Introduced lizards squeeze out native reptiles on Saipan

Native Pacific bluetail skinks were pushed out of much of the habitat on Saipan by introduced species of reptiles. ©U.S. Geological Survey, Björn Lardner

Thousands of miles from the West Coast of the U.S. mainland lies the tiny island of Saipan, a tropical island rainforest often known solely for the World War II battle of its namesake. But some of the small wildlife in the small U.S. territory may now be facing a new invasive threat that has little to do with battleships. Introduced reptiles are squeezing native species out of much of their former habitat.

Invasive brown treesnakes (Boiga irregularis) have decimated native wildlife in nearby Guam, including reptiles and birds. Researchers wanted to know whether the snakes had also been introduced 120 miles away in Saipan, another island in the U.S. Northern Mariana Islands. If it hadn’t been, they wanted to determine the state of native reptiles and amphibians there in case the invasive snake somehow makes it to the island.

The researchers were also in search of the native Micronesia saw-tailed gecko (Perochirus ateles), which is listed as vulnerable by the International Union of Conservation of Nature. The lizard hadn’t been seen for some time on Saipan, and researchers suspected it might have become extirpated.

The saw-tailed gecko is considered vulnerable by the International Union for Conservation of Nature. ©U.S. Geological Survey, Danielle Bradke, Cherokee Nation Technologies

Eric Hileman, a research ecologist with the U.S. Geological Survey and the lead author of a study published recently in Global Ecology and Conservation, and his colleagues conducted surveys across the island for the lizards as well as for one introduced amphibian — the marine toad (Rhinella marina). Thankfully, they found saw-tailed geckos and no brown treesnakes. In fact, all lizards previously known to occur on the island, as well as the toad, turned up in surveys. Of these species, five are known to be native, while at least four are introduced. Researchers are unsure whether another four lizard species found on the island are introduced or native.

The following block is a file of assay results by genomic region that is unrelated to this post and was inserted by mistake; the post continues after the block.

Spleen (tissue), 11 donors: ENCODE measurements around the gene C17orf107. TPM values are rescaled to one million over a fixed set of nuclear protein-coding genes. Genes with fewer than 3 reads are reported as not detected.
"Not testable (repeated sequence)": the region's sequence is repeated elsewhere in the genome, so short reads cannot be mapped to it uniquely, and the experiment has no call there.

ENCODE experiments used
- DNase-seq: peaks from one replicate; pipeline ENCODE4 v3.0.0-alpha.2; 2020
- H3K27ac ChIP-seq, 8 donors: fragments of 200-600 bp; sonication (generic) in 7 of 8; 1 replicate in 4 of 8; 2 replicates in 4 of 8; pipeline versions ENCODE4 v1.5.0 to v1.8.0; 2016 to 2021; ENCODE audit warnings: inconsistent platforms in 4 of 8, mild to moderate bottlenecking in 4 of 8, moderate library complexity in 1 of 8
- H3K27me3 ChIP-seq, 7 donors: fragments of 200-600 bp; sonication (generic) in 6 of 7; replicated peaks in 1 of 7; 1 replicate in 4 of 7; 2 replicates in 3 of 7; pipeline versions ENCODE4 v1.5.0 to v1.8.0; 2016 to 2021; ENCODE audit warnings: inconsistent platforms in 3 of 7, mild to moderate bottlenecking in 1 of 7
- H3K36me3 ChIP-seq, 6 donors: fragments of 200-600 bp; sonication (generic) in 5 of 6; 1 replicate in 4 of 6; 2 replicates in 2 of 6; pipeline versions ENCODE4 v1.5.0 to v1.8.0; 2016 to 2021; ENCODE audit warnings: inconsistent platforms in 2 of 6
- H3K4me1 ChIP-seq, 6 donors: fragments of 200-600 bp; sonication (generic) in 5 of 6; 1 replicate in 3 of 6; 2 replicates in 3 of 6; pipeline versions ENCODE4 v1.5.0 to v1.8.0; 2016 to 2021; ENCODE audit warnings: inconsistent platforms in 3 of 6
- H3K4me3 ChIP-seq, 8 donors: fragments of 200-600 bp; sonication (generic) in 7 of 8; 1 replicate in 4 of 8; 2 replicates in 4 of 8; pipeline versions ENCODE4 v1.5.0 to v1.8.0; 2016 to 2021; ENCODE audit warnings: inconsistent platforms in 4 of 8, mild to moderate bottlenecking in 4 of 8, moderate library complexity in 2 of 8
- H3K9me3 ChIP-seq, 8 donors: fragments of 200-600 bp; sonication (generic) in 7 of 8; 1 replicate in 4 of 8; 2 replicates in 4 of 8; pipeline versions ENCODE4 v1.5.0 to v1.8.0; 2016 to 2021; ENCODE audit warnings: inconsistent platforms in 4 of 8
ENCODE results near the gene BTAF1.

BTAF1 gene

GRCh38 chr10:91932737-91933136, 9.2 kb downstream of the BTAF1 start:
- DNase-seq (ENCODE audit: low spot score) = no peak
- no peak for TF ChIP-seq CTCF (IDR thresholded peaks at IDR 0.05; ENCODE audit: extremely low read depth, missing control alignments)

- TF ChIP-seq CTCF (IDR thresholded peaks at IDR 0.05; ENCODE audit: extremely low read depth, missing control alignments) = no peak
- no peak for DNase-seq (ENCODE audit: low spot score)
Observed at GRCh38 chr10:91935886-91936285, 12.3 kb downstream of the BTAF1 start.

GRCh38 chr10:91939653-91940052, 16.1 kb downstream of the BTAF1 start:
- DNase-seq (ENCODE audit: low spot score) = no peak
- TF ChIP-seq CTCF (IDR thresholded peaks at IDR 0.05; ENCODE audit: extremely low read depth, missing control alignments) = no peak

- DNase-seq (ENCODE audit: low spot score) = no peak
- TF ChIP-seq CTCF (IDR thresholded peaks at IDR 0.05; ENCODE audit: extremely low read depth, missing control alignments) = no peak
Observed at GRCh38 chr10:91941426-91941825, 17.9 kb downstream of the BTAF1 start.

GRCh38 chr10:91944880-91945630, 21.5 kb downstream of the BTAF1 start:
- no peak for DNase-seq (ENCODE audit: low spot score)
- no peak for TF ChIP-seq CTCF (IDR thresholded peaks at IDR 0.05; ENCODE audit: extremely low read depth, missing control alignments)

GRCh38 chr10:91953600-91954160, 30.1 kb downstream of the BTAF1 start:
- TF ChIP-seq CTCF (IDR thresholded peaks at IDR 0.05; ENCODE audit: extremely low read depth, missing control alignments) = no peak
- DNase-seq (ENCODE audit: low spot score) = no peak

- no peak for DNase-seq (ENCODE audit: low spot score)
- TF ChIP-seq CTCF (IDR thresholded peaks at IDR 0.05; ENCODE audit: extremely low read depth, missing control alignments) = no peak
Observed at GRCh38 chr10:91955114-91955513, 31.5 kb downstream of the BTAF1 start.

While surveys turned up all of the known lizards on the island, species distribution models showed that native saw-tailed geckos and Pacific bluetail skinks (Emoia caeruleocauda) were restricted mostly to a high elevation area lacking human development. However, a number of introduced species were found widely across Saipan.

Curious skinks are aggressive exotic lizards that prey on other lizards. ©U.S. Geological Survey, Björn Lardner

“It is clear that introduced species are swamping out native ones in some areas,” Hileman said.

The most aggressive of these outsiders is the curious skink (Carlia ailanpalai), a relatively large lizard whose native range is in Papua New Guinea. These ground skinks are also found widely across Guam and some of the other Northern Mariana Islands besides Saipan. Curious skinks, generalists that sometimes prey on other lizard species, were the only reptile found in many parts of Saipan, and they seem to do well in developed areas.

“It’s an excellent predator, and the fact that it occurs island-wide doesn’t bode well for some native lizard species,” Hileman said.

At the same time, control efforts on the Mariana Islands are focused on brown treesnakes and invasive rats (Rattus norvegicus), which both present more dire threats to native wildlife than curious skinks, Hileman said.

The good news is that the high elevation areas where the saw-tailed geckos and bluetail skinks are found are fairly large, he said.

“If that habitat can be ensured, then they should probably persist,” Hileman said, adding that the first priority to conserving these species would be to ensure this core area is protected and that it remains well connected. “Saipan still has this foothold where several endemic species are persisting, and we’d like to keep it that way.”

Reptiles represent important parts of the native ecosystem, he said. “There are instances where a species is lost and it has cascading effects that as researchers we didn’t expect,” Hileman said. “I think of it as a one-of-a-kind painting — once it’s gone, it’s gone.”


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